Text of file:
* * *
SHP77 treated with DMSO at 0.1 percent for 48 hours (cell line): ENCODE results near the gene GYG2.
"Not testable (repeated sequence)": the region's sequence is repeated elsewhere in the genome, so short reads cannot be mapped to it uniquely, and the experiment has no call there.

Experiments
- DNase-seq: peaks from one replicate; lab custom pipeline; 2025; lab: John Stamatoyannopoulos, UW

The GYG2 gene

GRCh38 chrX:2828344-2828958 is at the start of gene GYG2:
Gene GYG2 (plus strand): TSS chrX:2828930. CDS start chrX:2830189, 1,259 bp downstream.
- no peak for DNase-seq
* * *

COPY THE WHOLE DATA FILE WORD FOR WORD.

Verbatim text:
SHP77 treated with DMSO at 0.1 percent for 48 hours (cell line): ENCODE results near the gene GYG2.
"Not testable (repeated sequence)": the region's sequence is repeated elsewhere in the genome, so short reads cannot be mapped to it uniquely, and the experiment has no call there.

Experiments
- DNase-seq: peaks from one replicate; lab custom pipeline; 2025; lab: John Stamatoyannopoulos, UW

The GYG2 gene

GRCh38 chrX:2828344-2828958 is at the start of gene GYG2:
Gene GYG2 (plus strand): TSS chrX:2828930. CDS start chrX:2830189, 1,259 bp downstream.
- no peak for DNase-seq